Delegates exchanged views on conclusions to form a non-negotiated text reflecting areas of convergence and divergence.
FINANCIAL ASSISTANCE AND TECHNOLOGY TRANSFER: On a gap in resources, the US proposed language that existing resources are insufficient to achieve SFM. The G-77/CHINA preferred retaining Forest Principles language. The US deleted a reference to resource gaps and added text on greater financial investments and improving absorptive capacities.
On new and additional resources and international public finance, JAPAN proposed replacing references to new and additional with adequate resources. CHINA and BRAZIL disagreed. The EU added external support through ODA and provision of new and additional resources, and with the US, replaced promote with ensure predictability and continuity of financial resources. The US preferred the replacement of new and additional with the language proposed by the EU or JAPAN.
On financing for SFM, ZIMBABWE noted that not all countries have the capacity to generate revenue from the forest sector. The US deleted the reference to SFM at the global level and inserted an exception for countries with low forest cover, but the EU objected.
On uneven distribution of private investment, the US stipulated that investment in sustainably managed forests may be encouraged by voluntary codes of conduct and deleted codes for SFM. The PHILIPPINES objected.
On ODA for forest-related activities, IRAN added a reference to ODAs importance in countries with low forest cover. MALAYSIA added that financial commitments should be aimed at, where appropriate, protection of representative forest ecosystems.
On technological innovations, the US stated that dissemination is critical. On North- South cooperation, the G-77/CHINA recommended replacing considerable potential with a need for strengthening. NORWAY emphasized indigenous and traditional technologies. The G-77/CHINA called for use of Agenda 21 language on technology transfer and the US emphasized as mutually agreed.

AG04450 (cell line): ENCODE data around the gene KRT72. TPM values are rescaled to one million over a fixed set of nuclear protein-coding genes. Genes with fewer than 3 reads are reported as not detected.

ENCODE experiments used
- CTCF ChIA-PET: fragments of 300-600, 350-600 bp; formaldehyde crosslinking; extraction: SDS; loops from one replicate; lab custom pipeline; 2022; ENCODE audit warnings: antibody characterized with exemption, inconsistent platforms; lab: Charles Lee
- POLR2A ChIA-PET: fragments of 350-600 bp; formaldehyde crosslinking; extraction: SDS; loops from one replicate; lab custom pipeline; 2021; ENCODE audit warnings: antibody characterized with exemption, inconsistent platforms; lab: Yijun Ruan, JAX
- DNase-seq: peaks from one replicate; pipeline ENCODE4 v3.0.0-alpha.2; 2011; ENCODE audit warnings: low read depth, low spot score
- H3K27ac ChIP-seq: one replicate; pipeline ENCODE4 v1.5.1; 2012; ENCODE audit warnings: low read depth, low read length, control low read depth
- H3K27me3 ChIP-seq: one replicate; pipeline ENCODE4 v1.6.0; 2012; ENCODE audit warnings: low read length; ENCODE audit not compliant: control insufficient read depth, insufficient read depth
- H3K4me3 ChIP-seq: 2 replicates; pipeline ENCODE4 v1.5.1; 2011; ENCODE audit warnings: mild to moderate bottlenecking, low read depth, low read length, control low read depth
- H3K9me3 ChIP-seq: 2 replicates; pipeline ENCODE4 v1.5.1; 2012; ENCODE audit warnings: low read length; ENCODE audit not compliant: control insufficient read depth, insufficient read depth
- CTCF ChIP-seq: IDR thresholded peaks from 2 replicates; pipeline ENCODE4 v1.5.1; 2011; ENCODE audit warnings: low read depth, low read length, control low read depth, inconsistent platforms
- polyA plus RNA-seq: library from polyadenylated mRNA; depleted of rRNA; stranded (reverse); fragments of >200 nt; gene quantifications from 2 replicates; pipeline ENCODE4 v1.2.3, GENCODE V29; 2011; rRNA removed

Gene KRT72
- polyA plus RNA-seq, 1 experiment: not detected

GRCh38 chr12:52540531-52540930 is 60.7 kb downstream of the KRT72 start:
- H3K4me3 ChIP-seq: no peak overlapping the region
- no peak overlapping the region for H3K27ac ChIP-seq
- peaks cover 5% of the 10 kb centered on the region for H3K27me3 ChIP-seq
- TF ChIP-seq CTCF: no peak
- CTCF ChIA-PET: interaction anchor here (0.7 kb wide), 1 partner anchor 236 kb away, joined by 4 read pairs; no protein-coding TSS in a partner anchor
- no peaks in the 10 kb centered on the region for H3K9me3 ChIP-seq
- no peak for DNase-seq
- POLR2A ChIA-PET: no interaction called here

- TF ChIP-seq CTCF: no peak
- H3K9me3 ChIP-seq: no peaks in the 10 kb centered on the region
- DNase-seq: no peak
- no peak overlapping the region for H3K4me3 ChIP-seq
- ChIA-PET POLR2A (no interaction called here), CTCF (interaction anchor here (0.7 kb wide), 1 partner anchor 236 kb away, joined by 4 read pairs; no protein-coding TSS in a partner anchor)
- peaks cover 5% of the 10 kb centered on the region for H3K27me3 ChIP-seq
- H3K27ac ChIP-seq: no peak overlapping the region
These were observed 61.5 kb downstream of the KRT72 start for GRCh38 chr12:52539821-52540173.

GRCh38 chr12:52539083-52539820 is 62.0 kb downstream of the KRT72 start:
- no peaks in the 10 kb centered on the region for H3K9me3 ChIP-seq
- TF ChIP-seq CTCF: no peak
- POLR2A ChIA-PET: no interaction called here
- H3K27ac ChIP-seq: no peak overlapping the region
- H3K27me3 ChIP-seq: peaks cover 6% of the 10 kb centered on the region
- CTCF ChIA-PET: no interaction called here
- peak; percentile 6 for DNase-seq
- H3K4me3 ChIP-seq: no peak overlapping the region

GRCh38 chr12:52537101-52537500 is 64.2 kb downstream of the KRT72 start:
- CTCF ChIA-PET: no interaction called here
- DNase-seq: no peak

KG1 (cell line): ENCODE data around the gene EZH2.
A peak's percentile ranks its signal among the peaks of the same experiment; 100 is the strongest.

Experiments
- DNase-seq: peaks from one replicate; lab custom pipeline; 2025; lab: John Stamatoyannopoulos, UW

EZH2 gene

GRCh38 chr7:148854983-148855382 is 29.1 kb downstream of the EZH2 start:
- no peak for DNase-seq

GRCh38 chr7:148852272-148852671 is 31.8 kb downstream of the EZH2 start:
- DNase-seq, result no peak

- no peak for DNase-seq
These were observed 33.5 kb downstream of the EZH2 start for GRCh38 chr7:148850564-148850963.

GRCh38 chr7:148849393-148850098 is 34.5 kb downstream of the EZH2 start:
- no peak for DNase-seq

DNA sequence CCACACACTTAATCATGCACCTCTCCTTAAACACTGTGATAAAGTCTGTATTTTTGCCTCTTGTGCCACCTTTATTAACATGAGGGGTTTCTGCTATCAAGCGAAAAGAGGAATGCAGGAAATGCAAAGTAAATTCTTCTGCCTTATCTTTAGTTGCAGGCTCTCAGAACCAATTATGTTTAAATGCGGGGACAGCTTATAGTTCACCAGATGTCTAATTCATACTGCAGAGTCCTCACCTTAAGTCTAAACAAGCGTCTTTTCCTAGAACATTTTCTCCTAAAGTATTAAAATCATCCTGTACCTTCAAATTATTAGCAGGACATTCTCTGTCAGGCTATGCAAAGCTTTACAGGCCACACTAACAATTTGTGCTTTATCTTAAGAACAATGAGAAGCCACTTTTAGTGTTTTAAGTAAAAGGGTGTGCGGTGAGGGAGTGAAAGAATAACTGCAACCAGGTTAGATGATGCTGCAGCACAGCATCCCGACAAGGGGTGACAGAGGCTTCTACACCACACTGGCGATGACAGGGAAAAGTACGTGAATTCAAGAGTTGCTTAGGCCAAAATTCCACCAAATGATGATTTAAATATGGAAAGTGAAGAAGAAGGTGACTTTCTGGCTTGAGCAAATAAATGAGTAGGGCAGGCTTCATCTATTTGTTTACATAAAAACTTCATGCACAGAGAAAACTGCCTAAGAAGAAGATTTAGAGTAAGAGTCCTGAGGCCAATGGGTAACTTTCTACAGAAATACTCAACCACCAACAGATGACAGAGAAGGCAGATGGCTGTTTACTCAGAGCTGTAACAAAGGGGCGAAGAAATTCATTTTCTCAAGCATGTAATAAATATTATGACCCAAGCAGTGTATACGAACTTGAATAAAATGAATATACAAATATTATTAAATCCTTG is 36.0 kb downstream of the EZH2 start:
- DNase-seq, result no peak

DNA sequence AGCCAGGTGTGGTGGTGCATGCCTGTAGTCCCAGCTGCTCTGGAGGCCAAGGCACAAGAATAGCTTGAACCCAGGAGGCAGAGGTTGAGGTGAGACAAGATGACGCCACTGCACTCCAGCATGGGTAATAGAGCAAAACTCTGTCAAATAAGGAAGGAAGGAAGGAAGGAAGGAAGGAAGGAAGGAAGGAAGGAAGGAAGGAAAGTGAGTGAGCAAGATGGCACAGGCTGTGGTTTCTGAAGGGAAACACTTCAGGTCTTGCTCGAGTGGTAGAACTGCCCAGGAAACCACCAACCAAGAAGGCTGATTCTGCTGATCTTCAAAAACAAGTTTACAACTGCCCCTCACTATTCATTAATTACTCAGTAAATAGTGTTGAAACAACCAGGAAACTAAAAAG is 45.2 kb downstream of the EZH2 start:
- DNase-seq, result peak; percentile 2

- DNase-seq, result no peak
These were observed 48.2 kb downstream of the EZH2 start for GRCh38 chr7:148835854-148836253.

On developed country responsibilities, ZIMBABWE and the EU reformulated language to conservation of biological diversity and sustainable use of biological resources. The US deleted equitable sharing of technologies and financial resources. On prioritization, many countries noted that priority in technology transfer and capacity- building had already been established. The EU added restoration of natural forest ecosystems.
TRADE AND ENVIRONMENT: On forest products and services, MALAYSIA proposed adding voluntary codes of conduct for SFM and noted nomenclature group agreement on forest products and other forest goods and services. Discussion on the relationship between trade and SFM and on a forest products trade agreement was deferred. On trade in non-wood products and services, SWITZERLAND deleted language on the WTO and removed bracketed text on the need for trade measures to achieve environmental objectives in special circumstances. On market access, the US deleted language on trade-related measures consistency with the Forest Principles and multilateral trade laws and added trade measures may provide an effective and appropriate means of addressing environmental concerns, including long-term SFM objectives. The EU added provided they are consistent with international rules and obligations to the US proposal, but the US objected. The PHILIPPINES proposed alternative language from the CSD on trade measures. The EU deleted the language on trade-related measures. Delegates agreed that full-cost internalization may contribute to SFM.
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